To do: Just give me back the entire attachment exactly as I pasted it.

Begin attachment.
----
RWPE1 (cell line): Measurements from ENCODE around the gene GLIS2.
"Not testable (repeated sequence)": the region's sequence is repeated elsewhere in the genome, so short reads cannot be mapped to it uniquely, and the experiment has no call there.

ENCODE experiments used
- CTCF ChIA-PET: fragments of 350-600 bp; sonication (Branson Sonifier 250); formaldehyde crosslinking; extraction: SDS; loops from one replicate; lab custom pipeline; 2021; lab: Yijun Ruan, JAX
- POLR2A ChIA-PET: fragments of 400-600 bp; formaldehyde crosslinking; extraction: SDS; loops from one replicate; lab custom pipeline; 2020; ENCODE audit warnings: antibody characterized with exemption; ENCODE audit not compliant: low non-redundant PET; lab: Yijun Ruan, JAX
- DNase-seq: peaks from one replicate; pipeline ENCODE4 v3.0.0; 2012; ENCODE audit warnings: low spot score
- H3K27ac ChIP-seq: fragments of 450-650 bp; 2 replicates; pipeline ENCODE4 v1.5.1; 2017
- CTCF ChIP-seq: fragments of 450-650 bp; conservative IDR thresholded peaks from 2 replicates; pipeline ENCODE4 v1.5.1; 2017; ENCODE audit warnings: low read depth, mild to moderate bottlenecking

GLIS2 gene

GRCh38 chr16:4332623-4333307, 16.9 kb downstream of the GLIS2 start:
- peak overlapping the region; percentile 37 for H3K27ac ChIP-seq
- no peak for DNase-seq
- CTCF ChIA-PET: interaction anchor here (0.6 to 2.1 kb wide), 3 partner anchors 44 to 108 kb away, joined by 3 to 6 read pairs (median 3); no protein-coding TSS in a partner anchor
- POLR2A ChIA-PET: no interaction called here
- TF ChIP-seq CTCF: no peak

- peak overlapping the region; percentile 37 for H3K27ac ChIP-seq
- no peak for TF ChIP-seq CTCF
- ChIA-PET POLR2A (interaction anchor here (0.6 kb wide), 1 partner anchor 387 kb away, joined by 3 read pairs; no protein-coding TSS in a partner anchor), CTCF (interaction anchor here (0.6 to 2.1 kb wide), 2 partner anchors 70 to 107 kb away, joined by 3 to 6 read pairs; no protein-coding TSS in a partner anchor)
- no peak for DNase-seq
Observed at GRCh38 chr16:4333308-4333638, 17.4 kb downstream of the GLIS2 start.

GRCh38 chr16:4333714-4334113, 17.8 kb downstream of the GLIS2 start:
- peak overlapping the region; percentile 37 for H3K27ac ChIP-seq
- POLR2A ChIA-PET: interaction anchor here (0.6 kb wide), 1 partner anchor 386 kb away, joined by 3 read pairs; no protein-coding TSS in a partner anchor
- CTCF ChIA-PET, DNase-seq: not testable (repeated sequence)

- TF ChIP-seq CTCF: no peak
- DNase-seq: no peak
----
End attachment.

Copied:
RWPE1 (cell line): Measurements from ENCODE around the gene GLIS2.
"Not testable (repeated sequence)": the region's sequence is repeated elsewhere in the genome, so short reads cannot be mapped to it uniquely, and the experiment has no call there.

ENCODE experiments used
- CTCF ChIA-PET: fragments of 350-600 bp; sonication (Branson Sonifier 250); formaldehyde crosslinking; extraction: SDS; loops from one replicate; lab custom pipeline; 2021; lab: Yijun Ruan, JAX
- POLR2A ChIA-PET: fragments of 400-600 bp; formaldehyde crosslinking; extraction: SDS; loops from one replicate; lab custom pipeline; 2020; ENCODE audit warnings: antibody characterized with exemption; ENCODE audit not compliant: low non-redundant PET; lab: Yijun Ruan, JAX
- DNase-seq: peaks from one replicate; pipeline ENCODE4 v3.0.0; 2012; ENCODE audit warnings: low spot score
- H3K27ac ChIP-seq: fragments of 450-650 bp; 2 replicates; pipeline ENCODE4 v1.5.1; 2017
- CTCF ChIP-seq: fragments of 450-650 bp; conservative IDR thresholded peaks from 2 replicates; pipeline ENCODE4 v1.5.1; 2017; ENCODE audit warnings: low read depth, mild to moderate bottlenecking

GLIS2 gene

GRCh38 chr16:4332623-4333307, 16.9 kb downstream of the GLIS2 start:
- peak overlapping the region; percentile 37 for H3K27ac ChIP-seq
- no peak for DNase-seq
- CTCF ChIA-PET: interaction anchor here (0.6 to 2.1 kb wide), 3 partner anchors 44 to 108 kb away, joined by 3 to 6 read pairs (median 3); no protein-coding TSS in a partner anchor
- POLR2A ChIA-PET: no interaction called here
- TF ChIP-seq CTCF: no peak

- peak overlapping the region; percentile 37 for H3K27ac ChIP-seq
- no peak for TF ChIP-seq CTCF
- ChIA-PET POLR2A (interaction anchor here (0.6 kb wide), 1 partner anchor 387 kb away, joined by 3 read pairs; no protein-coding TSS in a partner anchor), CTCF (interaction anchor here (0.6 to 2.1 kb wide), 2 partner anchors 70 to 107 kb away, joined by 3 to 6 read pairs; no protein-coding TSS in a partner anchor)
- no peak for DNase-seq
Observed at GRCh38 chr16:4333308-4333638, 17.4 kb downstream of the GLIS2 start.

GRCh38 chr16:4333714-4334113, 17.8 kb downstream of the GLIS2 start:
- peak overlapping the region; percentile 37 for H3K27ac ChIP-seq
- POLR2A ChIA-PET: interaction anchor here (0.6 kb wide), 1 partner anchor 386 kb away, joined by 3 read pairs; no protein-coding TSS in a partner anchor
- CTCF ChIA-PET, DNase-seq: not testable (repeated sequence)

- TF ChIP-seq CTCF: no peak
- DNase-seq: no peak